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From bugzi...@apache.org
Subject DO NOT REPLY [Bug 44529] New: RealmBase authorization via hasResourcePermission not fully servlet spec compliant
Date Tue, 04 Mar 2008 16:04:54 GMT
https://issues.apache.org/bugzilla/show_bug.cgi?id=44529

           Summary: RealmBase authorization via hasResourcePermission not
                    fully servlet spec compliant
           Product: Tomcat 6
           Version: 6.0.14
          Platform: PC
        OS/Version: Windows Vista
            Status: NEW
          Severity: minor
          Priority: P2
         Component: Servlet & JSP API
        AssignedTo: tomcat-dev@jakarta.apache.org
        ReportedBy: robertjanwesterhof@gmail.com


The authorization implementation in RealmBase, in the hasResourcePermission
method is not fully servlet specification compliant. The spec (both 2.4 and
2.5) states:

"...
A security constraint that does not contain an authorization constraint shall
combine with authorization constraints that name or imply roles to allow
unauthenticated access. 
The special case of an authorization constraint that names no roles shall
combine with any other constraints to override their affects and cause access
to be precluded.
..."

In Tomcat this works fine as long as there aren't weird (but legal!)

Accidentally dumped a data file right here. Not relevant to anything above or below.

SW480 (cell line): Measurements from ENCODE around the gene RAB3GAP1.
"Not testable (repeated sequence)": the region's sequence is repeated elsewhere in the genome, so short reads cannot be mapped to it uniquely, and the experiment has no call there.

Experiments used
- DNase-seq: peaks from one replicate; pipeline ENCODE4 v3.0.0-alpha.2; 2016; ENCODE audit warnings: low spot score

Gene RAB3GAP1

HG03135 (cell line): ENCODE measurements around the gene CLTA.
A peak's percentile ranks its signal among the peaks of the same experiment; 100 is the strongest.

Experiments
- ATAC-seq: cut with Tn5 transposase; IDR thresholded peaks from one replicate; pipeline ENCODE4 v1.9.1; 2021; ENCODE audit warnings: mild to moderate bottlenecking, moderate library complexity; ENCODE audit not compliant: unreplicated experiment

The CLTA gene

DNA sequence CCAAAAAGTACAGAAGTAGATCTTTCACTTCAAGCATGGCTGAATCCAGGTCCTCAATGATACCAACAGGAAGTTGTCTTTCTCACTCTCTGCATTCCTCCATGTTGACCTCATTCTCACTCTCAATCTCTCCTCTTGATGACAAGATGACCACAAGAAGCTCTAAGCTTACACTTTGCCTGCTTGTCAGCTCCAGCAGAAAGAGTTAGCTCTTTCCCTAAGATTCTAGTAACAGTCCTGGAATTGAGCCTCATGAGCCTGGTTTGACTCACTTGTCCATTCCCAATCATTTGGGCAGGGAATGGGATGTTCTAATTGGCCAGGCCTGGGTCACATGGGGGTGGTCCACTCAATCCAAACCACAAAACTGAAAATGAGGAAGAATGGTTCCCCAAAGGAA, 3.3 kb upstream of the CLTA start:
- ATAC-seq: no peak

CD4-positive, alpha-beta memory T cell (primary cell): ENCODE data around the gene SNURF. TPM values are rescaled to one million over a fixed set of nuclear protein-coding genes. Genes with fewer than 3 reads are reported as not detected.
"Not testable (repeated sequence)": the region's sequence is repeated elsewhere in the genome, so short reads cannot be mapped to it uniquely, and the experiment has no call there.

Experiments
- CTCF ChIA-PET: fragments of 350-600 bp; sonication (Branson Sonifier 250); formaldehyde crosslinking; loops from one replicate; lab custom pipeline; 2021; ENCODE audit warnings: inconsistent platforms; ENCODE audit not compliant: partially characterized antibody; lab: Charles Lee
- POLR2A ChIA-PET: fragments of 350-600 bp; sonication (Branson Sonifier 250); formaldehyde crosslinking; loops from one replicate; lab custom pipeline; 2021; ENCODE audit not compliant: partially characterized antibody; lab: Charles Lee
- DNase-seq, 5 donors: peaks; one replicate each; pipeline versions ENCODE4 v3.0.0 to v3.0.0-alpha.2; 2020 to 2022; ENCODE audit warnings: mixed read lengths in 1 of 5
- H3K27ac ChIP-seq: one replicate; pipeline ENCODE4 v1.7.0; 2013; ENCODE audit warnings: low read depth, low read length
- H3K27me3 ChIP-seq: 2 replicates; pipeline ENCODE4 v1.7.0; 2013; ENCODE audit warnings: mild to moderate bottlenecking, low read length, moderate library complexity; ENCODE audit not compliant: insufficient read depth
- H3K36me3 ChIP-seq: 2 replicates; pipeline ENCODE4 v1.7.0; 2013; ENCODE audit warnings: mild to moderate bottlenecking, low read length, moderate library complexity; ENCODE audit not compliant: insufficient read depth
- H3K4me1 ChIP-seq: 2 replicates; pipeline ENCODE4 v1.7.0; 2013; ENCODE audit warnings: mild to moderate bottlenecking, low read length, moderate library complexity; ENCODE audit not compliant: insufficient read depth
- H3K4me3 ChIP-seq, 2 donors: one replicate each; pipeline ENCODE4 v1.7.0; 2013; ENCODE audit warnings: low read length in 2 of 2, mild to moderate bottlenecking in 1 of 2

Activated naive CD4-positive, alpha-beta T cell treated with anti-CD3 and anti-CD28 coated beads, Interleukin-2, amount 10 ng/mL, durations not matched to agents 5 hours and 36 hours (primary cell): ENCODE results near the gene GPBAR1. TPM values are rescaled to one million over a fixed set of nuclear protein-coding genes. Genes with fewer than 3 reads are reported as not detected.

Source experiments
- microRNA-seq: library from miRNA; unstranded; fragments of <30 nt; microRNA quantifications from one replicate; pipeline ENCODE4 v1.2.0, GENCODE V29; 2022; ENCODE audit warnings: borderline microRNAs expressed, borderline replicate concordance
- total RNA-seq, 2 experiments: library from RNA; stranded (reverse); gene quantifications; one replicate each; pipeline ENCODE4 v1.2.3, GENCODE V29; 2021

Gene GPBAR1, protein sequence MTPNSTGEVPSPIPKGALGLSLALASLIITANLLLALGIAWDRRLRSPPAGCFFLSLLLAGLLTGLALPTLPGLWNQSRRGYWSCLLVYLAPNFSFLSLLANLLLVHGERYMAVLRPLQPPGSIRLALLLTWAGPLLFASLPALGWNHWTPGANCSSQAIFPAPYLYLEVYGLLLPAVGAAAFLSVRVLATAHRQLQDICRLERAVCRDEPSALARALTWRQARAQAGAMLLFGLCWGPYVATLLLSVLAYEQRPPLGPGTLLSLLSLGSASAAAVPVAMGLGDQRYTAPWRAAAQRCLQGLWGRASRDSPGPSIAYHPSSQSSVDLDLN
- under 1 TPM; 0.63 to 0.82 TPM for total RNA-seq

combinations or security-constraints on the same URLs.

Example:

  <security-constraint>
    <web-resource-collection>
      <url-pattern>/someUrl/*</url-pattern>
      <http-method>POST</http-method>
    </web-resource-collection>
    <!-- no auth-constraint, to allow everyone -->
  </security-constraint>

  <security-constraint>
    <web-resource-collection>
      <url-pattern>/someUrl/*</url-pattern>
      <http-method>POST</http-method>
    </web-resource-collection>
    <!-- no roles, to allow noone -->
    <auth-constraint />
  </security-constraint>

(if we ignore that this kind of configuration is pretty pointless,)
the spec dictates that a POST to /someUrl/index.html should be denied access.
Tomcat grants it. (both 5.5.23 and 6.0.14 do)


Example 2:

  <security-constraint>
    <web-resource-collection>
      <url-pattern>/someUrl/*</url-pattern>
      <http-method>POST</http-method>
    </web-resource-collection>
    <!-- no roles, to allow noone -->
    <auth-constraint />
  </security-constraint>

  <security-constraint>
    <web-resource-collection>
      <url-pattern>/someUrl/*</url-pattern>
      <http-method>POST</http-method>
    </web-resource-collection>
    <auth-constraint>
      <role-name>*</role-name>
    </auth-constraint>
  </security-constraint>

Now it gets interesting. In "strict" mode, access to /someUrl/index.html is
denied (regardless of the web.xml-configured security roles and the roles the
user has).
In "auth-only" mode, access is always granted, and in "strict auth-only" mode
access is granted if there are no web.xml-configured security roles.
Now these modes are a Tomcat addition to the spec, but I feel access should
have been denied in all modes, both to stay in line with the spec and to keep
the behaviour predictable.


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